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Art & Life with Vincent Mendoza

Today we’d like to introduce you to Vincent Mendoza.

Vincent, please kick things off for us by telling us about yourself and your journey so far.
I grew up in the Los Angeles area, right down the street from The Brewery. I started making art in my great grandmother’s house when I was about eight years old. Her house was virtually destroyed by the Whittier Narrows earthquake so rooms in the house were tilted off the frame; they were fun to draw. She had lots of animals, about 30 cats and three dogs. My great grandmother had also sheltered quite a few homeless over the years and one of them loved to draw, his name was Juanito. He taught me to draw his dog, Chico and how to properly roll cigarettes. I had a lot of fun drawing the things I saw around the house. I learned that my family had several artists. I had a cousin that worked as an animator, my grandfather liked painting, and I had a great uncle that carved figures from wood. I thought to myself, “maybe I should be an artist.” By the time I reached high school, I spent all my time drawing and making characters from stories I read. I loved Mary Shelley’s Frankenstein so much I drew a picture of Frankenstein’s monster for one of my teachers and he hung it up in his classroom. Then in college, I tried my hand at music and ceramics but ultimately I chose drawing as my career path. Now I spend most of my time making portraits and starting my own business.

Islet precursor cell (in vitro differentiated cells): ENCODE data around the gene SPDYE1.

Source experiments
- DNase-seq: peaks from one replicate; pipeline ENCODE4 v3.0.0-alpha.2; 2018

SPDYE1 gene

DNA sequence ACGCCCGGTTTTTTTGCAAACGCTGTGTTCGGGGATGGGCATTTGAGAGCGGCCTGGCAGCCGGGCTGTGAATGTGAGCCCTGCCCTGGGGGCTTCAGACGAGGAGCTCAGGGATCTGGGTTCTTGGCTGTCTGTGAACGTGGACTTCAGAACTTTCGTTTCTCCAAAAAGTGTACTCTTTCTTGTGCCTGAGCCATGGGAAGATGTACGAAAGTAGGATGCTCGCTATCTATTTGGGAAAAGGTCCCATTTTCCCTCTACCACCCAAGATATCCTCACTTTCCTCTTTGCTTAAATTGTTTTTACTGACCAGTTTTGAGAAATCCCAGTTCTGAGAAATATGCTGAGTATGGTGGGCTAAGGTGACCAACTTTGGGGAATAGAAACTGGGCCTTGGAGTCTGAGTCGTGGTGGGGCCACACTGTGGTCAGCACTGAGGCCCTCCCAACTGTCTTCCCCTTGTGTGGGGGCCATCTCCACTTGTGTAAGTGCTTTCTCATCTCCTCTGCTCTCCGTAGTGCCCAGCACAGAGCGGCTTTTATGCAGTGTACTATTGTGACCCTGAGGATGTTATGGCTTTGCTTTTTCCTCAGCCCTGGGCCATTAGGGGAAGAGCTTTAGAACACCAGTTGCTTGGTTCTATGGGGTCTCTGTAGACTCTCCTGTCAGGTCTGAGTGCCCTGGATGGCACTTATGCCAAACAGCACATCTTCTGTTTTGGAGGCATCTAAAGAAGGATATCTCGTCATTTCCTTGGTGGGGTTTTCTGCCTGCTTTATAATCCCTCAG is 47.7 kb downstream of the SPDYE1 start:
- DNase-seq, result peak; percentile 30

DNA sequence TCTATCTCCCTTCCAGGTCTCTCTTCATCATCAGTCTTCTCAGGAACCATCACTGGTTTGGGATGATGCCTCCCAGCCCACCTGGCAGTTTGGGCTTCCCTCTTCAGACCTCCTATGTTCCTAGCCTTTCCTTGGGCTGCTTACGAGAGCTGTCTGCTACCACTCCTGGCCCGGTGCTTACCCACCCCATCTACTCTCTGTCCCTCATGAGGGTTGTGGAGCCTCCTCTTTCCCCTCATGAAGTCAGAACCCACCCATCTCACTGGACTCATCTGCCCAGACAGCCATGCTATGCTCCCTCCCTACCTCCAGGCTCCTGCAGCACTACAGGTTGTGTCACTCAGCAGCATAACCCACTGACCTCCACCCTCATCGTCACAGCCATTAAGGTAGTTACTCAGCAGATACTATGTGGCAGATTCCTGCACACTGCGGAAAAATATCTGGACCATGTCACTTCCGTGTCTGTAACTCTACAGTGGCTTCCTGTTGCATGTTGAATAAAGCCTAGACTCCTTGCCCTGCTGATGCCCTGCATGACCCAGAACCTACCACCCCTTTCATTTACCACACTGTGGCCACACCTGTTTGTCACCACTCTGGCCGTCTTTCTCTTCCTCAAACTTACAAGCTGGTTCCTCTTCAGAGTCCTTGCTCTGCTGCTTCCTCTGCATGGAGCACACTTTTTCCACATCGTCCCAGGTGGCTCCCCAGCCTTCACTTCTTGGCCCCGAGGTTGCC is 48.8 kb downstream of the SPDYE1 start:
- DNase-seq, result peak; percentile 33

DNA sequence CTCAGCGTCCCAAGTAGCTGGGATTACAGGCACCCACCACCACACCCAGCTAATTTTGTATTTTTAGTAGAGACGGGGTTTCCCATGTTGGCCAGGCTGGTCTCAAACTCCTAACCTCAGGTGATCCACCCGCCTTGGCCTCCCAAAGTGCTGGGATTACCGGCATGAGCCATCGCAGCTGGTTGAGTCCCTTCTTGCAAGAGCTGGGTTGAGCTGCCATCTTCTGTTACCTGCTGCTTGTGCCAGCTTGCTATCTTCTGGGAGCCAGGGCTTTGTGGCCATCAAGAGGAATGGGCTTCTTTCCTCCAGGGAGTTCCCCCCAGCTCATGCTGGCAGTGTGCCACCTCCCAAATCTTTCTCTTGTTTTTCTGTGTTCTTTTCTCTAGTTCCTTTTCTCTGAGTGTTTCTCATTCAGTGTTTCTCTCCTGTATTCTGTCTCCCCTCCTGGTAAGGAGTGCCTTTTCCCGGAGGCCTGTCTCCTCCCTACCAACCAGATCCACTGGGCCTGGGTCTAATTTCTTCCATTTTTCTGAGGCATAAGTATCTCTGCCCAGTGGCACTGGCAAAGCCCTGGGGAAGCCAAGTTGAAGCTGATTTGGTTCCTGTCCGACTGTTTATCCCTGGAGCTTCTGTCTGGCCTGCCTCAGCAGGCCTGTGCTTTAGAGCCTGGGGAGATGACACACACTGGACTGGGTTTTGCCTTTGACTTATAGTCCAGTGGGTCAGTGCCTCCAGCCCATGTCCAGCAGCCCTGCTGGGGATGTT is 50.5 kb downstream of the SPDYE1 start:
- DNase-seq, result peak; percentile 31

Can you give our readers some background on your art?
I specialize in drawing and painting. The portrait is my top subject of choice. I love drawing faces I find beautiful to absolutely non-sensical; I am obsessed with people’s faces, sometimes I can’t help but look at people when I’m getting coffee or walking through Walmart. Throughout my work, you will find some traditional work and some that are playful.

Like most representational artists, I have subjects and topics I’d like to share through my craft. However, I’m not at the level of skill I feel is required to back up my opinions yet so I mostly keep subtext out of my work. I feel as though I have nothing to lose, but I want my first real piece of work to be undeniably powerful.

In my work, I use mostly graphite and charcoal but I do mess around with oil and casein paints. Learning to paint has been a painful journey but learned a ton from online resources and popular artists like Cesar Santos and James Gurney. Currently, I’m making a lot of small portraits, with a pencil, drawn on 4×3 inch paper. I’m trying to improve the quality of their “likeness” on a smaller scale rather than fudging up on an 18×24 inch canvas. It would be amazing if one day my art either killed someone or saved their life; hopefully the latter.

What responsibility, if any, do you think artists have to use their art to help alleviate problems faced by others? Has your art been affected by issues you’ve concerned about?
The fundamentals I’d say have stayed the same, from controversial art to the everyday street art at your local café. It’s to catch the viewer’s attention and entertain.

What’s the best way for someone to check out your work and provide support?
All my work gets posted on Instagram and Twitter. Instagram has more of a direct line of feedback. If you’d like to support me in any way swing by and leave a comment or follow me on Instagram.

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